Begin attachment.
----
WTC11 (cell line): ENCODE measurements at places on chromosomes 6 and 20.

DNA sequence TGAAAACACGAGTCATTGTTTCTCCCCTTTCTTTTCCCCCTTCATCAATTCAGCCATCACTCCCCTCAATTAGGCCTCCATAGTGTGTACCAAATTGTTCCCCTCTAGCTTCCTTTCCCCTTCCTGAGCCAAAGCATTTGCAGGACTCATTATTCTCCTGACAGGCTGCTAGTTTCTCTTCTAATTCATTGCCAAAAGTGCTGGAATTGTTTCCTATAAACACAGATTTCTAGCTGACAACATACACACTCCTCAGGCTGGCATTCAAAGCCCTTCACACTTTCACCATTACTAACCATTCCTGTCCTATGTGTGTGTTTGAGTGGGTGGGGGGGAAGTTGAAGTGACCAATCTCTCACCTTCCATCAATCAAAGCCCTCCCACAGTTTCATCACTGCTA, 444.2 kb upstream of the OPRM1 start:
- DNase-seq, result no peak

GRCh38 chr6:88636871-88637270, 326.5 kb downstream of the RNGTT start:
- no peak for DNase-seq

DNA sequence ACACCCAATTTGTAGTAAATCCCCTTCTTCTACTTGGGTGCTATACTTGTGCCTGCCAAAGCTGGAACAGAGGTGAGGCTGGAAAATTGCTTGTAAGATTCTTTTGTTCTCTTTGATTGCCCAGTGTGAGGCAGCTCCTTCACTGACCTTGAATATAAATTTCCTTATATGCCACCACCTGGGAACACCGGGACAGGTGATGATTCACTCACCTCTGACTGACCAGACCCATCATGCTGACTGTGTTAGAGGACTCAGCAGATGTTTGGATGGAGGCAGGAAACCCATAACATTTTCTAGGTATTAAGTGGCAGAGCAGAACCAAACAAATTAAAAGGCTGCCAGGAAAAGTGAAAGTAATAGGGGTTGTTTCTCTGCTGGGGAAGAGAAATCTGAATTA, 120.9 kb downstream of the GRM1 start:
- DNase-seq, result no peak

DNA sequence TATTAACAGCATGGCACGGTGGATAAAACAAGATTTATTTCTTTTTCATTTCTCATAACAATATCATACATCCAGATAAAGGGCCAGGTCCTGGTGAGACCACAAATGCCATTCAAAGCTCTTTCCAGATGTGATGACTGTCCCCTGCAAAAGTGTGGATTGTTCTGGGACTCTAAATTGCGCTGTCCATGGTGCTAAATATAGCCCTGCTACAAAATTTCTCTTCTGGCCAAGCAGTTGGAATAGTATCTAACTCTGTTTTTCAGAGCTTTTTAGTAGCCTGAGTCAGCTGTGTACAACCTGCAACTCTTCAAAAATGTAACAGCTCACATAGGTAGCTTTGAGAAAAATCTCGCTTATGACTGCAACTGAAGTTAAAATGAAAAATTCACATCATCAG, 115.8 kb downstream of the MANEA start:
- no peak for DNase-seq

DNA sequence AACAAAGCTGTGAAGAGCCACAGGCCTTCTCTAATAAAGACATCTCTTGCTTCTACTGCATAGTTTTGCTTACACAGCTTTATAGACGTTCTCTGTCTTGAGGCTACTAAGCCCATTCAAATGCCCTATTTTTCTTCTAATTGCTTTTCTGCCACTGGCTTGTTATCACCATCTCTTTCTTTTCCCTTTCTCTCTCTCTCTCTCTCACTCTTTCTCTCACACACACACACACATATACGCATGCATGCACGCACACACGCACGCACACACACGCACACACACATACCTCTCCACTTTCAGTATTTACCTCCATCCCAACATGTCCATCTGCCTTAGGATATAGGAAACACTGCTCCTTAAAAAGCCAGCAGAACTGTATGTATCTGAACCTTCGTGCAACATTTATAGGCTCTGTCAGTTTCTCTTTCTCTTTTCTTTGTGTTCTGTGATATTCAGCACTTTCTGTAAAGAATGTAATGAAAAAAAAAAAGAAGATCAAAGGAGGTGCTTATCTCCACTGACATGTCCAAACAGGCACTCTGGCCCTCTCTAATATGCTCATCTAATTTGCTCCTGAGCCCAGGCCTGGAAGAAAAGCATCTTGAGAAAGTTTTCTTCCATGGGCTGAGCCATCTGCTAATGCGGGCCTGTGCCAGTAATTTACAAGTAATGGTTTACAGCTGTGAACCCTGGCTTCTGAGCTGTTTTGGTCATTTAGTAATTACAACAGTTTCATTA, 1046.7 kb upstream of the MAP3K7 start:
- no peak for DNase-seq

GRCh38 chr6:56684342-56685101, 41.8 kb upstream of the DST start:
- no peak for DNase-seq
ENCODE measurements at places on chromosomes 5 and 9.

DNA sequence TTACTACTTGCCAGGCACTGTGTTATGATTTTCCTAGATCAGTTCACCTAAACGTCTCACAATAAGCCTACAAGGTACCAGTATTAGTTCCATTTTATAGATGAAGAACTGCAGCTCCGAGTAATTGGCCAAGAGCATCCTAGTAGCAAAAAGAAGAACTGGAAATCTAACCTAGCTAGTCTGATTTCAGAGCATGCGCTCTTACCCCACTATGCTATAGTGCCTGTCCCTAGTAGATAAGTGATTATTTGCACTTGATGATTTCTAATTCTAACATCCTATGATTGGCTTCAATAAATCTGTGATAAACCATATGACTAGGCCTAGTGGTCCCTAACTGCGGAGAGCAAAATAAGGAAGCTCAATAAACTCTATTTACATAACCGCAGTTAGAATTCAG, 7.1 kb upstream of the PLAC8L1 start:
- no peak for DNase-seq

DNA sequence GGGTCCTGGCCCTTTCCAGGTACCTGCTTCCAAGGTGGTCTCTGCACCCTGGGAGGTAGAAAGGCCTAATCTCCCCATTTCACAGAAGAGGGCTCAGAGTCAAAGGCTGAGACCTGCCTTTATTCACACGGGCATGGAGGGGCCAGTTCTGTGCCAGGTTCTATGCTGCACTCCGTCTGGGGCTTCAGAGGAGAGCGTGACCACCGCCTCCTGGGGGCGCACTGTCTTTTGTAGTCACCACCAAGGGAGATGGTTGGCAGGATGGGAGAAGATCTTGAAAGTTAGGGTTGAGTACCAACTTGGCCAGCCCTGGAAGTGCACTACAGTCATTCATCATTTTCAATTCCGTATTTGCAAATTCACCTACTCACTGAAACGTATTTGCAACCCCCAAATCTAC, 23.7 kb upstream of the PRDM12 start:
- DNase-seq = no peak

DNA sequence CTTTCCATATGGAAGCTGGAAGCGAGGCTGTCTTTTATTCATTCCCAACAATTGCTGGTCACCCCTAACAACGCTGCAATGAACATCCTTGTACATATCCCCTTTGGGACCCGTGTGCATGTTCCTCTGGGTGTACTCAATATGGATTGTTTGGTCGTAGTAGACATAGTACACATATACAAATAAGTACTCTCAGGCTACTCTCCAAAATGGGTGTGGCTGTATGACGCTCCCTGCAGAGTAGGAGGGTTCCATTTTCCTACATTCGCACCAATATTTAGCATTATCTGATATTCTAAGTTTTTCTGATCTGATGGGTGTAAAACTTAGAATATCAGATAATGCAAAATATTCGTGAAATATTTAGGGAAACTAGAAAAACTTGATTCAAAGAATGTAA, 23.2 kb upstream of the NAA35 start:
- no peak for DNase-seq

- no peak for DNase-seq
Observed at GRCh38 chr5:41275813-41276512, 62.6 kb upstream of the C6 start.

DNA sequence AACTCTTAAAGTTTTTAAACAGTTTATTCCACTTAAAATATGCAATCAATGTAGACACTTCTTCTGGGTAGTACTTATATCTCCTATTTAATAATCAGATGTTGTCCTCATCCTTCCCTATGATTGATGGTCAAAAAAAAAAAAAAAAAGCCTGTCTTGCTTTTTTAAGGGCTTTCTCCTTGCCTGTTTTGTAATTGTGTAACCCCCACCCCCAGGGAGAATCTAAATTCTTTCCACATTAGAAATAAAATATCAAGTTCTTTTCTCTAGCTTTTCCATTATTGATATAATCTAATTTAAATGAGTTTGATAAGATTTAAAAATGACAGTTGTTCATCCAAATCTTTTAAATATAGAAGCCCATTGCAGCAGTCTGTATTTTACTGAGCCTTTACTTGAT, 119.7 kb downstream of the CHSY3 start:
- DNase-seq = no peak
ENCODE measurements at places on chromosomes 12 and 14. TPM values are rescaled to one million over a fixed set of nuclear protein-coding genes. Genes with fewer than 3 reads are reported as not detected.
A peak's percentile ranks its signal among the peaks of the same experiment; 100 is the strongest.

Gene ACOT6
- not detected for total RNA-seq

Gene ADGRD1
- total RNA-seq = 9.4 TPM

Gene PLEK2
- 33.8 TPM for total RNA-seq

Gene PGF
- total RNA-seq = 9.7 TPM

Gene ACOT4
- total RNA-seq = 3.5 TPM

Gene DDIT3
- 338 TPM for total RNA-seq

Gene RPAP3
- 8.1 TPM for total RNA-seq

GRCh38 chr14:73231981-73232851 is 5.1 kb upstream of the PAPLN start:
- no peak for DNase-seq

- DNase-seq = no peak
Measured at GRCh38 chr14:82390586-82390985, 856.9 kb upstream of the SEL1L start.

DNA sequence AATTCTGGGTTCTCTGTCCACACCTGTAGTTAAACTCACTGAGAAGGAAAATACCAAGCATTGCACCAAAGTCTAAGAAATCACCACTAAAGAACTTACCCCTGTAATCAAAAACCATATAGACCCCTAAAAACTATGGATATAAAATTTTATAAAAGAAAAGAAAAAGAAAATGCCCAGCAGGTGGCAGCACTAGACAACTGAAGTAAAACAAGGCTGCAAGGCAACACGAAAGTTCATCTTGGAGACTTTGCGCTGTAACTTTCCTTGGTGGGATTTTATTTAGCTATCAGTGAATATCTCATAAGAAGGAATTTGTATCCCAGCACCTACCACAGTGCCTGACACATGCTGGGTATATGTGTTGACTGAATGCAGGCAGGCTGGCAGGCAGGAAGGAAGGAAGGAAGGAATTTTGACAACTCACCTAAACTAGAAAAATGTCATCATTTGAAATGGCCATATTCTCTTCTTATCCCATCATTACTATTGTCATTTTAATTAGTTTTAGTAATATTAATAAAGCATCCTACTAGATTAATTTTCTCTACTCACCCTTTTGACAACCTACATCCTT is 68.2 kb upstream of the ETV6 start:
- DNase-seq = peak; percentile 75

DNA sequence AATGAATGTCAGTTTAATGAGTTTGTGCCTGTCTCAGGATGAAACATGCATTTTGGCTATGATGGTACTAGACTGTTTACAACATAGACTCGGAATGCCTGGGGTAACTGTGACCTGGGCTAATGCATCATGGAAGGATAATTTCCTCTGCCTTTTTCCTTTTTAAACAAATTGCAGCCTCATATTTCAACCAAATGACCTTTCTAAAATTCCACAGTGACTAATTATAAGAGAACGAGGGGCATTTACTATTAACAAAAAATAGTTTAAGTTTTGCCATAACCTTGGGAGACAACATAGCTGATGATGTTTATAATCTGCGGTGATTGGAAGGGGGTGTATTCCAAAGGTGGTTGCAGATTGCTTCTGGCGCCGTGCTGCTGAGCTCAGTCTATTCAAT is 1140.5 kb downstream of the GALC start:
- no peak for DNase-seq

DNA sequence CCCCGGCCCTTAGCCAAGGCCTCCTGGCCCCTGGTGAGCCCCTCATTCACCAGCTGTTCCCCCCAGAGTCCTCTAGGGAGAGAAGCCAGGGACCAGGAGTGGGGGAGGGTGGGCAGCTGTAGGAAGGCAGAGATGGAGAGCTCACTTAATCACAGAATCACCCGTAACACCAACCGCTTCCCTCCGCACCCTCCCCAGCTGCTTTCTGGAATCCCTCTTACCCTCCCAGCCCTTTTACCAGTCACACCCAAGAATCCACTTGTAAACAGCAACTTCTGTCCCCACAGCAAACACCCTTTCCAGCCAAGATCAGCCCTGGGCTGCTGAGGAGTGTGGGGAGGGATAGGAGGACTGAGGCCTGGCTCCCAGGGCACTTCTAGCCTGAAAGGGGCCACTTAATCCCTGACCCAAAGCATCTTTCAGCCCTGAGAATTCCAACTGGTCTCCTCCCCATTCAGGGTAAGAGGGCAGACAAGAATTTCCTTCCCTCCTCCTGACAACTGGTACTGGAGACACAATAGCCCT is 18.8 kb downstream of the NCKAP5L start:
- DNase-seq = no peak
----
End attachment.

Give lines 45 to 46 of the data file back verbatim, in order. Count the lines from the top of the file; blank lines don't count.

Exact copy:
DNA sequence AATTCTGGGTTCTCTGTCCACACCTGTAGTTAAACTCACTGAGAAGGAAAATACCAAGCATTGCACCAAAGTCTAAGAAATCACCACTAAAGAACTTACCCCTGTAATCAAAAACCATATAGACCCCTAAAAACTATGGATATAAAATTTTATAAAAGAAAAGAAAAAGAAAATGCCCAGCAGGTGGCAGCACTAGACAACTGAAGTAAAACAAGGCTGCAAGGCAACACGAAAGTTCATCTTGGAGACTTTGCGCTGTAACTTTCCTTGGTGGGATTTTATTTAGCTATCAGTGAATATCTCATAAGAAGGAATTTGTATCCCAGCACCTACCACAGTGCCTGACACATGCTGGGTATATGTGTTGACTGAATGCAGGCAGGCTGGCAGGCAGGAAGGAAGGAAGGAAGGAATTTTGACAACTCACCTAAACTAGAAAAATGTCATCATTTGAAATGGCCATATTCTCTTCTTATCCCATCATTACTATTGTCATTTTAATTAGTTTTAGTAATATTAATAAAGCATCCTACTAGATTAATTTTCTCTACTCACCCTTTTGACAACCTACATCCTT is 68.2 kb upstream of the ETV6 start:
- DNase-seq = peak; percentile 75